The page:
Don’t Fall Victim to Identity Theft While Applying for Disability Benefits

June 2, 2016

The Social Security Administration and the Federal Trade Commission recently issued warnings for people to be on the lookout for identity thieves seeking personal information in connection with disability benefit applications.

These criminals will typically call their victims and pretend to work for an agency that can help them apply for disability benefits.  In some cases, callers even claim to represent the Social Security Administration itself.  Once the targets believe they are speaking with a legitimate agency, the scammers convince them to provide their personal information, like Social Security numbers and dates of birth, over the phone or via email.  Criminals then use this information to access victims’ bank accounts and other financial information.

The Federal Trade Commission recommends never, ever giving out your Social Security number to anyone who calls you, even if you actually have a disability application pending.  In addition, callers who pressure you or insist on receiving money in exchange for assistance are likely attempting to steal from you.

If you think that you might have been victimized by identity thieves, or if you are receiving strange phone calls that don’t appear to be legitimate, contact your special needs planner immediately.  You can also get in touch with the Social Security Administration’s fraud hotline at 1-800-269-0271.

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What Is Undue Influence?

Saying that there has been “undue influence” is often used as a reason to contest a will or estate plan, but what does it mean?

Undue influence occurs when someone exerts pressure on an individual, causing that individual to act contrary to his or her wishes and to the benefit of the influencer or the influencer’s friends. The pressure can take the form of deception, harassment, threats, or isolation. Often the influencer separates the individual from their loved ones in order to coerce. The elderly and infirm are usually more susceptible to undue influence.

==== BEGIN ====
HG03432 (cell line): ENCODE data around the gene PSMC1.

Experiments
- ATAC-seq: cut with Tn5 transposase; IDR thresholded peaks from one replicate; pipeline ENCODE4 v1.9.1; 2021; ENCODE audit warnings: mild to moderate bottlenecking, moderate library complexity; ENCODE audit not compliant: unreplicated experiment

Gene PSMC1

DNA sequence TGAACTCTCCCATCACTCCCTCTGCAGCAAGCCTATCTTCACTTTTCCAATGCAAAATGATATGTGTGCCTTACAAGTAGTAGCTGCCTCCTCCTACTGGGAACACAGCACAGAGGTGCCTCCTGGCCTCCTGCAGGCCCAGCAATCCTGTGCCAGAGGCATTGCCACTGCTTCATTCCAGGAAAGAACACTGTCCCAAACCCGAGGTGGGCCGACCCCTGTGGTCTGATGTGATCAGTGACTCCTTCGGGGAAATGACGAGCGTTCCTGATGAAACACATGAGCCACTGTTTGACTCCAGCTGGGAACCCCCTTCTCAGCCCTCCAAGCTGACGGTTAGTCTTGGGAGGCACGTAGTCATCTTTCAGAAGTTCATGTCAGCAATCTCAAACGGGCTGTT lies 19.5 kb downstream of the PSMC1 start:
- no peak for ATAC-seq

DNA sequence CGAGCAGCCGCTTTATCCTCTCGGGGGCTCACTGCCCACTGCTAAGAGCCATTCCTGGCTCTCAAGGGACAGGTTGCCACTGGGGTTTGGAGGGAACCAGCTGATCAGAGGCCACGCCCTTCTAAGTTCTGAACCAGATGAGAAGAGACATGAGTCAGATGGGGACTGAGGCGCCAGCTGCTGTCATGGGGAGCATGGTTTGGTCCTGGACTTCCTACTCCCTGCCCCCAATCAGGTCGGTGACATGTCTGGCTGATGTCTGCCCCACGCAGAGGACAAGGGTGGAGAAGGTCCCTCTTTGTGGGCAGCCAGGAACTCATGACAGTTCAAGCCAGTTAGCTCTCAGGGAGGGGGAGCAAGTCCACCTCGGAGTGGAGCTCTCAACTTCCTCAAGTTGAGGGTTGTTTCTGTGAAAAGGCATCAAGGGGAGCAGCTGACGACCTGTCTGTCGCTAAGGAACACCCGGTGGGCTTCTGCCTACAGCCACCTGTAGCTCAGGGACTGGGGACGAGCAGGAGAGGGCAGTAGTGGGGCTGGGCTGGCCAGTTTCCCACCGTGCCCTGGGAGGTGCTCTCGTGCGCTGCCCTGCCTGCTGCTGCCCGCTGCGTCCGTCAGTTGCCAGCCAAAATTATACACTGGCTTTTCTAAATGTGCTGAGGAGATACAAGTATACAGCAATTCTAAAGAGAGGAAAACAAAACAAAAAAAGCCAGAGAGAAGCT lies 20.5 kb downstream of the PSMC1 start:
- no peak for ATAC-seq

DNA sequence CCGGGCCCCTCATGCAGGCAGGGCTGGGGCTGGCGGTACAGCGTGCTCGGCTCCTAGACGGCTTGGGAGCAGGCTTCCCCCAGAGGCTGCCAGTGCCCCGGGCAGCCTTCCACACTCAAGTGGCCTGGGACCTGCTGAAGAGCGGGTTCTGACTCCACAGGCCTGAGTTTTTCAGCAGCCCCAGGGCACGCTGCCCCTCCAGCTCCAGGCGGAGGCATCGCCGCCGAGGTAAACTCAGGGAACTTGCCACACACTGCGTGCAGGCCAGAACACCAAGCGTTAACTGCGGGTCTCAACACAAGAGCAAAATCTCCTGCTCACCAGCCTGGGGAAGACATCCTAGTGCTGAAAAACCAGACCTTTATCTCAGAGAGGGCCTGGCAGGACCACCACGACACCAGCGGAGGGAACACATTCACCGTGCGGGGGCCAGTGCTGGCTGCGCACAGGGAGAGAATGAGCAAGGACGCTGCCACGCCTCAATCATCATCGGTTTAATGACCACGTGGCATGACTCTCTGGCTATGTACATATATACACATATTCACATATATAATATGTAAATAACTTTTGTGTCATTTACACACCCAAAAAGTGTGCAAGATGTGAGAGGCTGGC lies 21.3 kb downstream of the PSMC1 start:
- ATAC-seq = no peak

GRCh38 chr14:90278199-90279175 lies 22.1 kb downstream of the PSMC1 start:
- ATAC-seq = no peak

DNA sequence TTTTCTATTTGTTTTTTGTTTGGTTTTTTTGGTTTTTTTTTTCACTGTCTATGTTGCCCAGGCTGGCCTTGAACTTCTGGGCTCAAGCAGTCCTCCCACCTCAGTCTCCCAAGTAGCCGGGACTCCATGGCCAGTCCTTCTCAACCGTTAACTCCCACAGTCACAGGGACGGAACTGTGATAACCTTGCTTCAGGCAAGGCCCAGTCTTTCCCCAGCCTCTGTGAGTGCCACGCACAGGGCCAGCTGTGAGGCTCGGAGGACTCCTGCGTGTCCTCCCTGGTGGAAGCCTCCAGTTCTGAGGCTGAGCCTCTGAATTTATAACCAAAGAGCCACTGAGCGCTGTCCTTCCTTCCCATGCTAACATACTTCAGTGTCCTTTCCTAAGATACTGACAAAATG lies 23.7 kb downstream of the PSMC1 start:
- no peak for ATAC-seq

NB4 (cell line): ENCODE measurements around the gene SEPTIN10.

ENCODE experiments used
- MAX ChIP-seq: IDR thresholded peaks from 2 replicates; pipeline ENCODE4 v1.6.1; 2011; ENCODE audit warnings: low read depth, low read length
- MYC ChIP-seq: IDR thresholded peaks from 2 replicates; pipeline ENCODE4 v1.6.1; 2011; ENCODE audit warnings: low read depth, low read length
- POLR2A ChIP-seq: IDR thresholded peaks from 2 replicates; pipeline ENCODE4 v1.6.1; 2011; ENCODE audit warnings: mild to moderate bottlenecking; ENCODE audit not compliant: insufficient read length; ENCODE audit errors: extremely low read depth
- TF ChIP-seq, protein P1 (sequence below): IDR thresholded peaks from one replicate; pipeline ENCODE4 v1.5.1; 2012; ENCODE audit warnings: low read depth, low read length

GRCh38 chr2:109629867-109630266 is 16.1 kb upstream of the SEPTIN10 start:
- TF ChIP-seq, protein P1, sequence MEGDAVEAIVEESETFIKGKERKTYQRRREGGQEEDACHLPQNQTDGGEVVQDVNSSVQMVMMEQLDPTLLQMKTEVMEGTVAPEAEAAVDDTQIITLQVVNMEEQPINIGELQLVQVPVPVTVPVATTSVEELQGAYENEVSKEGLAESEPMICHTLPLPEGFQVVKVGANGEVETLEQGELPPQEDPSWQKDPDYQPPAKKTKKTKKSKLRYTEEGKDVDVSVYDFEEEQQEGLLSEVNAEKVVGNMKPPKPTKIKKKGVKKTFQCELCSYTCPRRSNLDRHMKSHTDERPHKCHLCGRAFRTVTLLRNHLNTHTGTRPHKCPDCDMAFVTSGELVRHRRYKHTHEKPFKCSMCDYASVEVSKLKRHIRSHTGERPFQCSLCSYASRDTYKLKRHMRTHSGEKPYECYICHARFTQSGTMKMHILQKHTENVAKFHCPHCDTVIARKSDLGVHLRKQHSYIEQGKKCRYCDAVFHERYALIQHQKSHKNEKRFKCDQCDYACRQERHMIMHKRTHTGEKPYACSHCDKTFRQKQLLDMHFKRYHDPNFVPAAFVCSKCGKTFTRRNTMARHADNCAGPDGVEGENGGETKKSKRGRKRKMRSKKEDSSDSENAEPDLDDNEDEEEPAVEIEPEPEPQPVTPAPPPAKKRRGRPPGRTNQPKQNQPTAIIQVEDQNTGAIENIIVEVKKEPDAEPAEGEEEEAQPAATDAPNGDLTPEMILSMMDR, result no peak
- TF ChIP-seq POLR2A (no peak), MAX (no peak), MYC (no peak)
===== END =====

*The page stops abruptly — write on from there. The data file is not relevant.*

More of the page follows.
To prove a loved one was subject to undue influence in drafting an estate plan, you have to show that the loved one disposed of his or her property in a way that was unexpected under the circumstances, that he or she is susceptible to undue influence (because of illness, age, frailty, or a special relationship with the influencer), and that the person who exerted the influence had the opportunity to do so. Generally, the burden of proving undue influence is on the person asserting undue influence. However, if the alleged influencer had a fiduciary relationship with your loved one, the burden may be on the influencer to prove that there was no undue influence. People who have a fiduciary relationship can include a child, a spouse, or an agent under a power of attorney. For more information on contesting a will, go here.

When drawing up a will or estate plan, it is important to avoid even the appearance of undue influence. For example, if you are planning on leaving everything to your daughter who is also your primary caregiver, your other children may argue that your daughter took advantage of her position to influence you. To avoid the appearance of undue influence, do not involve any family members who are inheriting under your will in drafting your will. Family members should not be present when you discuss the will with your attorney or when you sign it. To be totally safe, family members shouldn’t even drive or accompany you to the attorney’s office. You can also get a formal assessment of your mental capabilities done by a medical professional before you draft estate planning documents. For more information on preventing a will contest, go here.

July 14, 2016

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